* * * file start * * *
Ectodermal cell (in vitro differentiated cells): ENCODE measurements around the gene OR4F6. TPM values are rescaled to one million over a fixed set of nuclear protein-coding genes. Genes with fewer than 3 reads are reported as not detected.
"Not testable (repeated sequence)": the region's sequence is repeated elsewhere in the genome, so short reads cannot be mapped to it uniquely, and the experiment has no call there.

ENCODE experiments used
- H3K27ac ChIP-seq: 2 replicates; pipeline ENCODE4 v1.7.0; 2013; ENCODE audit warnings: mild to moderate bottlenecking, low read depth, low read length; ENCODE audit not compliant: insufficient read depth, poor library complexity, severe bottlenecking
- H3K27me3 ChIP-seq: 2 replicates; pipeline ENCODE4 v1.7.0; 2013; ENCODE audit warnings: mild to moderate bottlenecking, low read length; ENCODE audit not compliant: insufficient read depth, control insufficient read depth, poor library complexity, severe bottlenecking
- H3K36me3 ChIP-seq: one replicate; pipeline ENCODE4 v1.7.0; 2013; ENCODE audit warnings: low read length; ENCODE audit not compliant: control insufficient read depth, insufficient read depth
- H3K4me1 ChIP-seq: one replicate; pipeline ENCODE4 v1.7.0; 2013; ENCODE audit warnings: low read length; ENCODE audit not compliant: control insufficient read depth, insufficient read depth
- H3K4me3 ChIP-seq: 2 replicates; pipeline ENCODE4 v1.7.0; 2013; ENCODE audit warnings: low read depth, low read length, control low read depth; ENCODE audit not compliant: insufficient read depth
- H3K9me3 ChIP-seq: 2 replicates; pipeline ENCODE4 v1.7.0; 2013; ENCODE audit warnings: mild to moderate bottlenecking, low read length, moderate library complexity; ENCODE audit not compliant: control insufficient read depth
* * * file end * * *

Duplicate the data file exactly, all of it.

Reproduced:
Ectodermal cell (in vitro differentiated cells): ENCODE measurements around the gene OR4F6. TPM values are rescaled to one million over a fixed set of nuclear protein-coding genes. Genes with fewer than 3 reads are reported as not detected.
"Not testable (repeated sequence)": the region's sequence is repeated elsewhere in the genome, so short reads cannot be mapped to it uniquely, and the experiment has no call there.

ENCODE experiments used
- H3K27ac ChIP-seq: 2 replicates; pipeline ENCODE4 v1.7.0; 2013; ENCODE audit warnings: mild to moderate bottlenecking, low read depth, low read length; ENCODE audit not compliant: insufficient read depth, poor library complexity, severe bottlenecking
- H3K27me3 ChIP-seq: 2 replicates; pipeline ENCODE4 v1.7.0; 2013; ENCODE audit warnings: mild to moderate bottlenecking, low read length; ENCODE audit not compliant: insufficient read depth, control insufficient read depth, poor library complexity, severe bottlenecking
- H3K36me3 ChIP-seq: one replicate; pipeline ENCODE4 v1.7.0; 2013; ENCODE audit warnings: low read length; ENCODE audit not compliant: control insufficient read depth, insufficient read depth
- H3K4me1 ChIP-seq: one replicate; pipeline ENCODE4 v1.7.0; 2013; ENCODE audit warnings: low read length; ENCODE audit not compliant: control insufficient read depth, insufficient read depth
- H3K4me3 ChIP-seq: 2 replicates; pipeline ENCODE4 v1.7.0; 2013; ENCODE audit warnings: low read depth, low read length, control low read depth; ENCODE audit not compliant: insufficient read depth
- H3K9me3 ChIP-seq: 2 replicates; pipeline ENCODE4 v1.7.0; 2013; ENCODE audit warnings: mild to moderate bottlenecking, low read length, moderate library complexity; ENCODE audit not compliant: control insufficient read depth